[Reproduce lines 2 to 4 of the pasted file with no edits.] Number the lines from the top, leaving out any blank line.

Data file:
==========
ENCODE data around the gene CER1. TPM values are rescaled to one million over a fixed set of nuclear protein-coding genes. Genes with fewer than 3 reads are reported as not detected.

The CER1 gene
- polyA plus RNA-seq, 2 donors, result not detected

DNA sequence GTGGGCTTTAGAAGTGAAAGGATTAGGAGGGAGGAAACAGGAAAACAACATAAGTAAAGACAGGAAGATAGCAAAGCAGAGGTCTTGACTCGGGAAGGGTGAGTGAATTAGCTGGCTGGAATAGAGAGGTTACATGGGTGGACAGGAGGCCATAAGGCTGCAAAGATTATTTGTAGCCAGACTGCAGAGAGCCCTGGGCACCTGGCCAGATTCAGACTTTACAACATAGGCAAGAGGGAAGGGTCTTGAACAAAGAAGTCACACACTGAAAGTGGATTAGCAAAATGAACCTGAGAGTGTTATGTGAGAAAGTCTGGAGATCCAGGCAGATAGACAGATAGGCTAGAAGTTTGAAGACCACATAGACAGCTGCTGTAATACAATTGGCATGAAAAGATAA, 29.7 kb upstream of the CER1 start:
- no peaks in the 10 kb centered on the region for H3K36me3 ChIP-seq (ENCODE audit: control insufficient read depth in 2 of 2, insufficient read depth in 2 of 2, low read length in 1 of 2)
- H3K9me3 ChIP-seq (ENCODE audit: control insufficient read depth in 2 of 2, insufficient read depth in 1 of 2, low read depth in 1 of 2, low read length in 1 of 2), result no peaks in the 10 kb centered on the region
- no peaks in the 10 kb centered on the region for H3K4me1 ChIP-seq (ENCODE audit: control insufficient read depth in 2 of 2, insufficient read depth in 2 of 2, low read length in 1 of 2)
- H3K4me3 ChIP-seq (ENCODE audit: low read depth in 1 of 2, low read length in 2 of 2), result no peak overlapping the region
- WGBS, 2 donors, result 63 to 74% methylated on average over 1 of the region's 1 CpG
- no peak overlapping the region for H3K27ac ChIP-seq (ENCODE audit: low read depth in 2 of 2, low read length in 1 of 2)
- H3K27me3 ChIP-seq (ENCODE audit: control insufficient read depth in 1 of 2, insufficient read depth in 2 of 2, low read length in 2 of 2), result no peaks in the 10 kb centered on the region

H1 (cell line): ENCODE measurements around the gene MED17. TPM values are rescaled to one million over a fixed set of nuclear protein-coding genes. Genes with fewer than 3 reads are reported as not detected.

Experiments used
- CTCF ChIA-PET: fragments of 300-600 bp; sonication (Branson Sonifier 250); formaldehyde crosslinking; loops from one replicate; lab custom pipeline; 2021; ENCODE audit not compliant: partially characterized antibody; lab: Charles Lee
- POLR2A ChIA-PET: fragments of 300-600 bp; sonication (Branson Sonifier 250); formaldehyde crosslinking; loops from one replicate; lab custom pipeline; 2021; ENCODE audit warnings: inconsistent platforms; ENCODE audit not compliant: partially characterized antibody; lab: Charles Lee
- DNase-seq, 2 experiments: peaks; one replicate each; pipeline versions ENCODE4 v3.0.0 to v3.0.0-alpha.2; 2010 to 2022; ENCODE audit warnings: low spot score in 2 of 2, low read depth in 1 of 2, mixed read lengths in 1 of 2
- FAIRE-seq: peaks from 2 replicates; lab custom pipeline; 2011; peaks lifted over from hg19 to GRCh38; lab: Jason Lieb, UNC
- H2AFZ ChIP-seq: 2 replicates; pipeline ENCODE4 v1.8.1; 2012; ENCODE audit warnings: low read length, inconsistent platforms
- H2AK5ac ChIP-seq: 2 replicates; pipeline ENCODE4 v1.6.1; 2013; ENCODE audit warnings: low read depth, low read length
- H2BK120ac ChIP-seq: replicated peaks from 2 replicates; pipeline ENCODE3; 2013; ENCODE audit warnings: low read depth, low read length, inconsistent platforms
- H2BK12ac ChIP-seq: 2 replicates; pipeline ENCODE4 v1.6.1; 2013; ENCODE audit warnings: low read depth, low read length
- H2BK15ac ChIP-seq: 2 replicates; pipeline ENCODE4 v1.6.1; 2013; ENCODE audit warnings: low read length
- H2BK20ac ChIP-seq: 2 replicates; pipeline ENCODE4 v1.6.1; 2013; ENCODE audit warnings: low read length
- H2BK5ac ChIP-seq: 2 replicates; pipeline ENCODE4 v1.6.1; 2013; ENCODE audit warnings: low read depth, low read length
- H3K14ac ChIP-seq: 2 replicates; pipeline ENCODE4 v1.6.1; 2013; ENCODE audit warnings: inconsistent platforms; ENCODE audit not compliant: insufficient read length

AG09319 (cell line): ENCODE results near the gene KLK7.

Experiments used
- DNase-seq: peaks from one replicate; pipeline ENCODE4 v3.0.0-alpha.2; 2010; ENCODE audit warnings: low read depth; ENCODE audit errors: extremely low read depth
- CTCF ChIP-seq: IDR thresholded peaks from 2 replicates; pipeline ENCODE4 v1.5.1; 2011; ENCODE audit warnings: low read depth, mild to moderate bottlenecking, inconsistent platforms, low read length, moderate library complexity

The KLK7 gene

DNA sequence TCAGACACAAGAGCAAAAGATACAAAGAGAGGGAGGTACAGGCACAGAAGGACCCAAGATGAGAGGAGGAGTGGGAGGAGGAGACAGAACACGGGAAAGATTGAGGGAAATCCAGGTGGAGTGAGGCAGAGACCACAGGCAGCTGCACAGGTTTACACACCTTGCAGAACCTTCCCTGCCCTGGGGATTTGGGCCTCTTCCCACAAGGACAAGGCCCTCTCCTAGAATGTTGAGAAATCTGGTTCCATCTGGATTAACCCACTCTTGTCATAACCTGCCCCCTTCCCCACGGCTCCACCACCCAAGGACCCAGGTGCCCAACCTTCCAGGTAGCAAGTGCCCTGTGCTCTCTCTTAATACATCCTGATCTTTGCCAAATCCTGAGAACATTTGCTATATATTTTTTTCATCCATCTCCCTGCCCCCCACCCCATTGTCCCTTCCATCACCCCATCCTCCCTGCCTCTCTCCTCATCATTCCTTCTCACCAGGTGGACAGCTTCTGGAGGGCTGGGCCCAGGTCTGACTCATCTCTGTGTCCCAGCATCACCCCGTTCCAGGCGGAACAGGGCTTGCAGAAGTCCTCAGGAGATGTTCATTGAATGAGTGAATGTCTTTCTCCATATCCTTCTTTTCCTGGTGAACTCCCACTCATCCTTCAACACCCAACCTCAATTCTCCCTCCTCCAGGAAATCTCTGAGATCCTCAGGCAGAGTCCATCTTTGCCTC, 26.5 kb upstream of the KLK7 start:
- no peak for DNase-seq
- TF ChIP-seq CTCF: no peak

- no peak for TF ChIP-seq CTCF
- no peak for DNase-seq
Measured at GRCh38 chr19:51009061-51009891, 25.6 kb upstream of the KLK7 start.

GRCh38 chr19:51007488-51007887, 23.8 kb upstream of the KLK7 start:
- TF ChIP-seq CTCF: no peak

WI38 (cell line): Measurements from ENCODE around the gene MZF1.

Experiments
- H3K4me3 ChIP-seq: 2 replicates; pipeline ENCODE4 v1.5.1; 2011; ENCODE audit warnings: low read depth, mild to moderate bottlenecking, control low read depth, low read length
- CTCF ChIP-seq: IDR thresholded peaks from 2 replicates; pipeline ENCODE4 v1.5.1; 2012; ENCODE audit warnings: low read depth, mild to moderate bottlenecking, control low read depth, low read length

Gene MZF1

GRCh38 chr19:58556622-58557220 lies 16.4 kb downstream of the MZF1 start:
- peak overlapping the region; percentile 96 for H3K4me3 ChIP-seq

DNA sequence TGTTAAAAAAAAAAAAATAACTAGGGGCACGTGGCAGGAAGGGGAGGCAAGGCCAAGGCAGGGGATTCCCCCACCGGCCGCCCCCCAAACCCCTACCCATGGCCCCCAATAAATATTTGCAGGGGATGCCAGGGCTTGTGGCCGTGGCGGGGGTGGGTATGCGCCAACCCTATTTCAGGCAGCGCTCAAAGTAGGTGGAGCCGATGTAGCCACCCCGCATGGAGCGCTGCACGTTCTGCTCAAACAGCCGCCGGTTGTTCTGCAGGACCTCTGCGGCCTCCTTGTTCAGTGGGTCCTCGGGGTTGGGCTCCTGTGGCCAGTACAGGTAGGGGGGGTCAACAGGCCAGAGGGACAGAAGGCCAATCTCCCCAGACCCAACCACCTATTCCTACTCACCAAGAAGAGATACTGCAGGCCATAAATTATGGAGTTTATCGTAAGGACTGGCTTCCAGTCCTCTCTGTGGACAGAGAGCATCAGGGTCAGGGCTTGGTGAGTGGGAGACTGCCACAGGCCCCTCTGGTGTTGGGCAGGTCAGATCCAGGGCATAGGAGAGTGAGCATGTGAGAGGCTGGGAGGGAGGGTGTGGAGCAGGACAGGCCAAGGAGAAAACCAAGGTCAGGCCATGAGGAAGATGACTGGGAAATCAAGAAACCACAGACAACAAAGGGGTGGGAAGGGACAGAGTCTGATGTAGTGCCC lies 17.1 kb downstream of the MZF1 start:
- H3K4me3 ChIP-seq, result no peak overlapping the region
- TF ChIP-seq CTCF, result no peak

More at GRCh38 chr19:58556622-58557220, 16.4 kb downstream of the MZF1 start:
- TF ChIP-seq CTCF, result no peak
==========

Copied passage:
The CER1 gene
- polyA plus RNA-seq, 2 donors, result not detected

DNA sequence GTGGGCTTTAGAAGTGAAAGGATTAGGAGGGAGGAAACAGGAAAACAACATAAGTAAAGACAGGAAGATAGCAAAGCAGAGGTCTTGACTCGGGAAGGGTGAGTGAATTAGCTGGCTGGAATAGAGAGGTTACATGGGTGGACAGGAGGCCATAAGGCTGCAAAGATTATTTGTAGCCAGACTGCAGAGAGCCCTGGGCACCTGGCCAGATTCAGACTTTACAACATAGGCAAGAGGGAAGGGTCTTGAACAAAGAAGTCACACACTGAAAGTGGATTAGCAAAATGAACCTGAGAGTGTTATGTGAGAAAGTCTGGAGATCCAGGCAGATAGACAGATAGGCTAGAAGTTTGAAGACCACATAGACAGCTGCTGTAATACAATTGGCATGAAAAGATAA, 29.7 kb upstream of the CER1 start: